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drag2share: HTML5 vs. Apps: Where The Debate Stands Now, And Why It Matters

source: http://feedproxy.google.com/~r/businessinsider/~3/Yezl4tzEqus/html5-has-become-the-third-platform-2013-9

BII_HTML5_Mobile_NeedsAn HTML5 app is housed on the Web and runs inside a mobile browser. Unlike apps built specifically for Apple or Android devices, it does not need to be built from scratch for each operating system. The promise is that it can be “write once, run anywhere.”

It’s true: In many cases, HTML5 can work just as well as a native approach. HTML5 has established itself as the de-facto alternative “platform,” after Google’s Android and Apple’s iOS.

But it is not the silver bullet it is often made out to be, for several reasons. HTML5 faces a fragmentation issue of its own, since there are gaps in the range of HTML5 app features supported by the different mobile browsers. Backers of HTML5 are working furiously to fill those gaps.

So where are we in the HTML5 vs. native apps debate? The status of HTML5 is vital to decisions about where to invest mobile budgets. In an August 2013 reportBI Intelligence analyzes this very question.

In the report, we do a head-to-head comparison of the two, explain the specific reasons why HTML5 has some clear advantages over native apps for mobile development, look at adoption data, analyze the barriers to HTML5 as a development tool and explain how HTML5 is starting to overcome them, look at the current state of the performance advantage held by native apps, and explain why in a hyper-fragmented mobile landscape, HTML5 has emerged as the long sought-after “third platform,” allowing for mobile Web apps that cut across fragmentation.

Access The Report And Our Ongoing HTML5 Coverage By Signing Up For A Free Trial Today >>

Here are examples of where HTML5 is trying to close the performance and feature gap:

    • Graphics: Web apps are far along in allowing for scalable (users can enlarge them by zooming in) graphics that allow for “the creation of very advanced and slick user interfaces,” according to the W3C, the nonprofit that creates the HTML5 standard.

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  • Multimedia capabilities are improving. Video and audio playback has become a widely-supported and widely-used HTML5 mobile app feature. Other multimedia features are still in a more nascent stage.
  • Responsiveness: HTML5 apps can be written so that the device type is detected, and an appropriate app version is delivered. That’s important because of the variety of screen sizes out there. The layout, behavior and resolution are optimized for the screen.
  • User Data: Web apps are far along in their ability to store app data so that users can return to an app and pick up where they left off. Smooth offline usage is an area that needs more improvement.
  • Geolocation on Web apps is now basically a solved issue across mobile browsers, while integration with user calendars and address book data is still a work-in-progress.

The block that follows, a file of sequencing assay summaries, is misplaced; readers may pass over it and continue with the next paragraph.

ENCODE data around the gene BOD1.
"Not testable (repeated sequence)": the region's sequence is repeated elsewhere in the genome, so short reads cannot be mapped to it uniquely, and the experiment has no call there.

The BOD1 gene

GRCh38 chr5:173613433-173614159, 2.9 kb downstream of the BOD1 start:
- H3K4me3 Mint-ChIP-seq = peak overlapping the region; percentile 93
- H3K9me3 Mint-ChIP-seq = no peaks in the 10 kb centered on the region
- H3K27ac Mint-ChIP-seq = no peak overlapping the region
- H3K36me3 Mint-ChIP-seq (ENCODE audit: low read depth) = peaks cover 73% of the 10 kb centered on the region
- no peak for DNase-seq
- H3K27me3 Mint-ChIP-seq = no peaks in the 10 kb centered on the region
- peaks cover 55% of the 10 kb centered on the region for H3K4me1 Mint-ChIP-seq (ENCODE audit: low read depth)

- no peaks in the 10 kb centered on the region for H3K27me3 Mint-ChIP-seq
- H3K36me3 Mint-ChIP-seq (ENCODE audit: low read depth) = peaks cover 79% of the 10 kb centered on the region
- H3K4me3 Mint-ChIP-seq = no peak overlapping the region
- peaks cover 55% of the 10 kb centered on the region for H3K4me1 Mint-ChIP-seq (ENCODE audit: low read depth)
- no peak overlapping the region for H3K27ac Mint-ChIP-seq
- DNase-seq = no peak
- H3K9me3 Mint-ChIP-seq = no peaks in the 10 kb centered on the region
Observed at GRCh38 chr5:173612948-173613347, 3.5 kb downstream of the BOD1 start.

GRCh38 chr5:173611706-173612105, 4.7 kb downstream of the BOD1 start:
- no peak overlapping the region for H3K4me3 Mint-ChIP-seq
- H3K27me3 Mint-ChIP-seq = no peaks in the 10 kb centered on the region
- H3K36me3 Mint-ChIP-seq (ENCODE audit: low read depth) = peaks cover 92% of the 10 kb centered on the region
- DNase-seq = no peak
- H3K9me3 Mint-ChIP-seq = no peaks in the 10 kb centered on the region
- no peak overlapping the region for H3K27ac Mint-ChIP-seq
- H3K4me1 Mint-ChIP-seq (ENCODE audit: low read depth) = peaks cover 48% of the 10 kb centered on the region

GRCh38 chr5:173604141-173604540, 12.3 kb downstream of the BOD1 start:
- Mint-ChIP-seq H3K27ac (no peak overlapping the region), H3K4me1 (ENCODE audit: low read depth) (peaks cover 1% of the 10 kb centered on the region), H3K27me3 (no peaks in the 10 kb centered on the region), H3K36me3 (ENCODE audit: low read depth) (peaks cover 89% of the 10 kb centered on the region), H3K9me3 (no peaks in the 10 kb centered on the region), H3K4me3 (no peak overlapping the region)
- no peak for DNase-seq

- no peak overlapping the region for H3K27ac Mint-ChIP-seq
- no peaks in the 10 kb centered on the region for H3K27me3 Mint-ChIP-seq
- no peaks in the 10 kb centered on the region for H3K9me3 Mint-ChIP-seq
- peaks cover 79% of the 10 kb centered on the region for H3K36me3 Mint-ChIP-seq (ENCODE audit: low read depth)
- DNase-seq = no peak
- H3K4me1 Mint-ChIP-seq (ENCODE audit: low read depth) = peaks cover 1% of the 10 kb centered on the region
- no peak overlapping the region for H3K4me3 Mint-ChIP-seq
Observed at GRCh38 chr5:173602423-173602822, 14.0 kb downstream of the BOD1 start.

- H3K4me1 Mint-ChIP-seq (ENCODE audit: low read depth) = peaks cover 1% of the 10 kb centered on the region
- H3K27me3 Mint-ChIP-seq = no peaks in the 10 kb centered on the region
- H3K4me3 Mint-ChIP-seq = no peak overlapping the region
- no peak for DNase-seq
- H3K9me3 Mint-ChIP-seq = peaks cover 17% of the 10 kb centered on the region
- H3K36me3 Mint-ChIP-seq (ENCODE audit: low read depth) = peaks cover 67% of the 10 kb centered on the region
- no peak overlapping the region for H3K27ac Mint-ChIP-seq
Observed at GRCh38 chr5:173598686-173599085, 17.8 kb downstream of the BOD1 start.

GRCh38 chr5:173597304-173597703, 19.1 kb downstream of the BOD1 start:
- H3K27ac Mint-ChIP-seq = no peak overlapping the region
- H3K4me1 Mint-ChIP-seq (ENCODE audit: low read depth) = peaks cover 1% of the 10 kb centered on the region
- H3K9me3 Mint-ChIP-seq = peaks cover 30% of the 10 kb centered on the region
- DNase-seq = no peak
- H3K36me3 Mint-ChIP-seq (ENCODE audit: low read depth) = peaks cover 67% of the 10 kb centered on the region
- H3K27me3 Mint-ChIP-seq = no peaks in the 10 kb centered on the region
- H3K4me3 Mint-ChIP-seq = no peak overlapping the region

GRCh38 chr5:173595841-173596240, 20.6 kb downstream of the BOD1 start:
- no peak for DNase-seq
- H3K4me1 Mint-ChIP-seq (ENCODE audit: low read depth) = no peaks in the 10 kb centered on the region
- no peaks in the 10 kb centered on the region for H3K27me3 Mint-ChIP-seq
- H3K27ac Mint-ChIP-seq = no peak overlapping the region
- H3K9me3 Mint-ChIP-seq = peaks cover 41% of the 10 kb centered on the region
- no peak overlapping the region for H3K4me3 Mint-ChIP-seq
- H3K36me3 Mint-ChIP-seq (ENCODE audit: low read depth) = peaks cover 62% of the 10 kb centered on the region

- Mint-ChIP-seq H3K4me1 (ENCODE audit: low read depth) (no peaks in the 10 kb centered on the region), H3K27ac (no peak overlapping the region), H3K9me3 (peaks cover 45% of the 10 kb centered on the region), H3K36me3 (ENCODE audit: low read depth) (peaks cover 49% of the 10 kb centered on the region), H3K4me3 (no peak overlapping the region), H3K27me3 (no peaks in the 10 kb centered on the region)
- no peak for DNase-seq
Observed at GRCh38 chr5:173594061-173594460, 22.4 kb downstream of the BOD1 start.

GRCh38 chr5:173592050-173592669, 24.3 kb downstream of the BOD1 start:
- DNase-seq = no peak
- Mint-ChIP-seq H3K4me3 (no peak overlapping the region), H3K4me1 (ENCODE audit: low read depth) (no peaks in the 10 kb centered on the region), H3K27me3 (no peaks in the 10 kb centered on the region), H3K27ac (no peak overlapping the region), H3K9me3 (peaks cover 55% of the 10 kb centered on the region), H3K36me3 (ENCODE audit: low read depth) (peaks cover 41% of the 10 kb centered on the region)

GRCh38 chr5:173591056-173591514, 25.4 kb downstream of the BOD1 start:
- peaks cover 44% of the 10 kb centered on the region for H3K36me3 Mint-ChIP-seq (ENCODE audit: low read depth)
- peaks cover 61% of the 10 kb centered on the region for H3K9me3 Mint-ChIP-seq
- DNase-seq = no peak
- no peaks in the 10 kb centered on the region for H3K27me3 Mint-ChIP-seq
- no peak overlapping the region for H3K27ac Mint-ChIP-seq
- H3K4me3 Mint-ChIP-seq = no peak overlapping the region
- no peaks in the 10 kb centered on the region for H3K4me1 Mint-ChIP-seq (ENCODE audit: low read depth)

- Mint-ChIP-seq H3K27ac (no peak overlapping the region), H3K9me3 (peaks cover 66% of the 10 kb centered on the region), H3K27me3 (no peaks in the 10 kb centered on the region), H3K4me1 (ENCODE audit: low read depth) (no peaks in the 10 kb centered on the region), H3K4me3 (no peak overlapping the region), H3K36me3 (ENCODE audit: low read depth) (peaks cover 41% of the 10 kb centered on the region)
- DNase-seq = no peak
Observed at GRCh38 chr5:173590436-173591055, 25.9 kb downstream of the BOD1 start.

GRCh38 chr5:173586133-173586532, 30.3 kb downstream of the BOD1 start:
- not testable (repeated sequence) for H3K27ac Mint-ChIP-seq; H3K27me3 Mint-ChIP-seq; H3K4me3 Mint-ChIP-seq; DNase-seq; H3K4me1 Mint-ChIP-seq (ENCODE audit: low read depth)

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Tuesday, September 17th, 2013 news No Comments

I Don’t Think I Want Polaroid’s Android Point And Shoot Camera Yet [Cameras]

Source: http://gizmodo.com/5875014/i-dont-think-i-want-polaroids-android-point-and-shoot-camera-yet

I Don't Think I Want Polaroid's Android Point And Shoot Camera YetPolaroid is trying to stay relevant in the digital age with a camera that’s an Android mashup with a 3x optical zoom, 720p video, a 16 MB sensor and, well, a lot of head scratch.

The Android OS that powers the phone does have interesting capabilities—you’ll be able to edit photos on the fly, for example. And while it’s got WiFi and Bluetooth, there’s no always-on Internet connection, which makes it a little puzzling to me, as it’s not meant to replace your phone, and I’m not sure a 3x optical zoom is worth carrying two devices for, given how fantastic some of today’s phone cam capabilities are.

I Don't Think I Want Polaroid's Android Point And Shoot Camera YetBut. There was one really interesting thing about this camera that I’d love to see Polaroid is in talks with carriers to add data capabilities. It doesn’t have any yet, so this was really vague. But it’s likely going to have some sort of 3G capabilities at launch. I’d love to see that happen, and I’d love to see it get a speaker (right now while it has a microphone, it does not have a speaker). Combine data, a great camera, and Android and you’ve got a pretty great little go-anywhere VOIP phone that won’t force you to lock in a monthly minutes plan.

In any case, this thing will be out in the Fall, maybe with a data plan. No pricing. Could be interesting. Could be very much not so.


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Wednesday, January 11th, 2012 news No Comments

Dr. Augustine Fou is Digital Consigliere to marketing executives, advising them on digital strategy and Unified Marketing(tm). Dr Fou has over 17 years of in-the-trenches, hands-on experience, which enables him to provide objective, in-depth assessments of their current marketing programs and recommendations for improving business impact and ROI using digital insights.

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